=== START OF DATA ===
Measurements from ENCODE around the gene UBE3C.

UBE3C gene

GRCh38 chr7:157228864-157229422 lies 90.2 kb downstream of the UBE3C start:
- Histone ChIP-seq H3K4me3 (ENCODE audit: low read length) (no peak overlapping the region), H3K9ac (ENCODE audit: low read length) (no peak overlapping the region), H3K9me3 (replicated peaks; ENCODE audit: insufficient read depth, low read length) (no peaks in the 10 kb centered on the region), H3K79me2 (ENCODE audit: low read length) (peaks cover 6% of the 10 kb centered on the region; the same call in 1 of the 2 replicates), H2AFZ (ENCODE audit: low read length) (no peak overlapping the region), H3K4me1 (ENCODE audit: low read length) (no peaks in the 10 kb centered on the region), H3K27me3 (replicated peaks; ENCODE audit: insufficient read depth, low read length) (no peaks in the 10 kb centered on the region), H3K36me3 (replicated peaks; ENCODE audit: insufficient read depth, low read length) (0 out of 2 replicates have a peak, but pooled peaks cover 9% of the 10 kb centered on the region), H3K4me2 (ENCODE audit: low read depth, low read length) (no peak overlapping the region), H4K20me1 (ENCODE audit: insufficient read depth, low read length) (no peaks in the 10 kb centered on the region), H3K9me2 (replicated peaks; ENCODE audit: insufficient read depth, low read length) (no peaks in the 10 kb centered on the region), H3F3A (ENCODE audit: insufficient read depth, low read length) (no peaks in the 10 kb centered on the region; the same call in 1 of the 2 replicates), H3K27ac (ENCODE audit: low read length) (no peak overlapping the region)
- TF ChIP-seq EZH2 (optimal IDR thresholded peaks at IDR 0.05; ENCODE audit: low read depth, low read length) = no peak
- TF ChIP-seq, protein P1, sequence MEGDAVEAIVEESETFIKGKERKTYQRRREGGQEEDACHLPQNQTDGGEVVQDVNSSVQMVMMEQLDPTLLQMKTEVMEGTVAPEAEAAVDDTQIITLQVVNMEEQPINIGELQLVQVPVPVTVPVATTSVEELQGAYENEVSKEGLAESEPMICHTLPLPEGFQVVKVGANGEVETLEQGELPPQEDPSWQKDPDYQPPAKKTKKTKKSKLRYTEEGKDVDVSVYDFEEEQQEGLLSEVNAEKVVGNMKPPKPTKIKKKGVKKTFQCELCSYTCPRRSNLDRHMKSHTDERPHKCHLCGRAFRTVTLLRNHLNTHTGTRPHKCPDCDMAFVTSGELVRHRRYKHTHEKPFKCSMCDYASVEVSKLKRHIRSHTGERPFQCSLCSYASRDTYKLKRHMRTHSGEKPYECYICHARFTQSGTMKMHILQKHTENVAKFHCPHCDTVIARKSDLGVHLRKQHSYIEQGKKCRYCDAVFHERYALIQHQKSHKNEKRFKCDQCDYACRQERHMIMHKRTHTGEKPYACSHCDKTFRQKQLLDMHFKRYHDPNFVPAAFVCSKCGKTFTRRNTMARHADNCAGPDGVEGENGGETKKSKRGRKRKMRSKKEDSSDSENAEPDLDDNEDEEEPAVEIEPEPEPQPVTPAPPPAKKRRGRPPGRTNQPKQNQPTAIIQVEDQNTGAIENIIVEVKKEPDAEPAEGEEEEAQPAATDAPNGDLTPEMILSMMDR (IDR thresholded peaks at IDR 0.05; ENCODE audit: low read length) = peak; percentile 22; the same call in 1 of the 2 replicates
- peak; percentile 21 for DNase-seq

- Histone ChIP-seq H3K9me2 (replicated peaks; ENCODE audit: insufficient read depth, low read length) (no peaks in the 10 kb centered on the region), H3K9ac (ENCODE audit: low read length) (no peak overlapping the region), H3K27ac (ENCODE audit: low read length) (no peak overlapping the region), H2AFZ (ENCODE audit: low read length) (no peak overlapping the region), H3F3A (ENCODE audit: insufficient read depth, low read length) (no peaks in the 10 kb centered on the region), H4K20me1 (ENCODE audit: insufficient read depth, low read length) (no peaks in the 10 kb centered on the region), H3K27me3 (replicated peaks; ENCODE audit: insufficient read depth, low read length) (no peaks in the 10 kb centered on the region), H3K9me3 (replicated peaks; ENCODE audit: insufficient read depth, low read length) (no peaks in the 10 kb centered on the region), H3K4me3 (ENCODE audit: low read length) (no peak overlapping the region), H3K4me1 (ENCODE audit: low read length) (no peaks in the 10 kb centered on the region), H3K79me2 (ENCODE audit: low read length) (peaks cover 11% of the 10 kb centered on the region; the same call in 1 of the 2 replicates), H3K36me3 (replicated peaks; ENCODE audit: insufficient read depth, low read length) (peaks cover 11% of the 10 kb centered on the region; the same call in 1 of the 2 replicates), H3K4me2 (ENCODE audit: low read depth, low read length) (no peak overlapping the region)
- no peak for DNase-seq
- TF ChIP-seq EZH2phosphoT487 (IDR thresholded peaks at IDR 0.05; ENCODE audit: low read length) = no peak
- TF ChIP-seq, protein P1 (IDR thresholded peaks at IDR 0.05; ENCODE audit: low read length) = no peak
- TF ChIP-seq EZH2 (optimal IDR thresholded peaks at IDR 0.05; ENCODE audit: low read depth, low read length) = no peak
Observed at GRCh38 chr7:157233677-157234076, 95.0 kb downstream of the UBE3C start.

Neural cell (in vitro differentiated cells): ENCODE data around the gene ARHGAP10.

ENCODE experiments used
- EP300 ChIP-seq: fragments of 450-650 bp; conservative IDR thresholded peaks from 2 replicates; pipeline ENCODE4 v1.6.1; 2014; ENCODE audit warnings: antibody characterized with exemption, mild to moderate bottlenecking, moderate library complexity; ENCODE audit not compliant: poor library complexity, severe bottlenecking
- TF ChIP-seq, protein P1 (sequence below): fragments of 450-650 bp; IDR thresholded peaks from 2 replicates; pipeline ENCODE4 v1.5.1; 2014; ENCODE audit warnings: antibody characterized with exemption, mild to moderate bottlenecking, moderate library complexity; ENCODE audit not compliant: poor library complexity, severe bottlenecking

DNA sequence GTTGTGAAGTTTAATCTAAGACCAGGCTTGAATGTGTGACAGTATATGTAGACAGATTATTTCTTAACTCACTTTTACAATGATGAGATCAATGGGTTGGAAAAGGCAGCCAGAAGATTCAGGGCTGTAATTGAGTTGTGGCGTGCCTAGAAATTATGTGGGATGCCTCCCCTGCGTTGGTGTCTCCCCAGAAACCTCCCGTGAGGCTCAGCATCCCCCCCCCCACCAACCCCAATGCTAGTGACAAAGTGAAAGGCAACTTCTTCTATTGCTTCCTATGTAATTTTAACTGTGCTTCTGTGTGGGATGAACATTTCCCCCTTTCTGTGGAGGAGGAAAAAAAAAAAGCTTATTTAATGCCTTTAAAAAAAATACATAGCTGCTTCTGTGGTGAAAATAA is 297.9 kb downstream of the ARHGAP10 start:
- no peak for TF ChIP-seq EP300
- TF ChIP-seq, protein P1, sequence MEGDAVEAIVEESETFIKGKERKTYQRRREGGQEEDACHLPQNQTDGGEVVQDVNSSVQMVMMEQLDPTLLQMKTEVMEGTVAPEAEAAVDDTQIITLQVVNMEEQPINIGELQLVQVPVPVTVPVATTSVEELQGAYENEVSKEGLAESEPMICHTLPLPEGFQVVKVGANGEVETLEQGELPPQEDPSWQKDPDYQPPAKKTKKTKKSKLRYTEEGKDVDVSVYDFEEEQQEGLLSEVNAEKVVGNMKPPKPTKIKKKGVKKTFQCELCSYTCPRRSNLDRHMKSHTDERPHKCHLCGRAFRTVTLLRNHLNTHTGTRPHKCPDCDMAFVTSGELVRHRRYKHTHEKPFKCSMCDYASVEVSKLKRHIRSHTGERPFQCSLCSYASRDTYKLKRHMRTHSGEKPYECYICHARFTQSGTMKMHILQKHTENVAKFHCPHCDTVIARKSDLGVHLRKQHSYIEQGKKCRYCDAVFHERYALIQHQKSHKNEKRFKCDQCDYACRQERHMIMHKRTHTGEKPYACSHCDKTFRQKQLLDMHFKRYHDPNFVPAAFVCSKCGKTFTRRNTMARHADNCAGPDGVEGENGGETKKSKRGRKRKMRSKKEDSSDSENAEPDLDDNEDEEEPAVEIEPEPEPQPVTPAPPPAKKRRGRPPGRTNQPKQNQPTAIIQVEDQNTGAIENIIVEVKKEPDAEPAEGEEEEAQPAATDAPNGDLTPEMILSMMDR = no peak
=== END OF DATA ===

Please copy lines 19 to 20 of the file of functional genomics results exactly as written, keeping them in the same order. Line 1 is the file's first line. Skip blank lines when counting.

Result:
- no peak for TF ChIP-seq EP300
- TF ChIP-seq, protein P1, sequence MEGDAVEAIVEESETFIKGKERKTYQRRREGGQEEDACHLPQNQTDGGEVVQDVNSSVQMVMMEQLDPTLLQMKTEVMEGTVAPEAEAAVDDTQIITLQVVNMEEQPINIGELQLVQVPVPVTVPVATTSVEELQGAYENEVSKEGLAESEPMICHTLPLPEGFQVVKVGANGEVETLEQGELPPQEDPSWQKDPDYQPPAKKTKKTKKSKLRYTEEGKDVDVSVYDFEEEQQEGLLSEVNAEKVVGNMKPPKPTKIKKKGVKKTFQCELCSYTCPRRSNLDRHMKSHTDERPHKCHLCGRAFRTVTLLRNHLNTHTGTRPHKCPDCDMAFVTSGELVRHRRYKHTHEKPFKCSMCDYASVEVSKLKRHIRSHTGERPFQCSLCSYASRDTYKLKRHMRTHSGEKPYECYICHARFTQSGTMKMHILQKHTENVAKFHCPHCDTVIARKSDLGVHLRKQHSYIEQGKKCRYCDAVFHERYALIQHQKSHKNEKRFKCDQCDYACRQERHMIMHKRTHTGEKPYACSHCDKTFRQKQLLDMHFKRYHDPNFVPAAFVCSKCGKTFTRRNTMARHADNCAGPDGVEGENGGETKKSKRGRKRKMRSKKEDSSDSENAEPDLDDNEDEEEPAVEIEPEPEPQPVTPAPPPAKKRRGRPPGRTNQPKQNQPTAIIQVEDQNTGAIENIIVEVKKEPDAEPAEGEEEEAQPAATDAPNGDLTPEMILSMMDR = no peak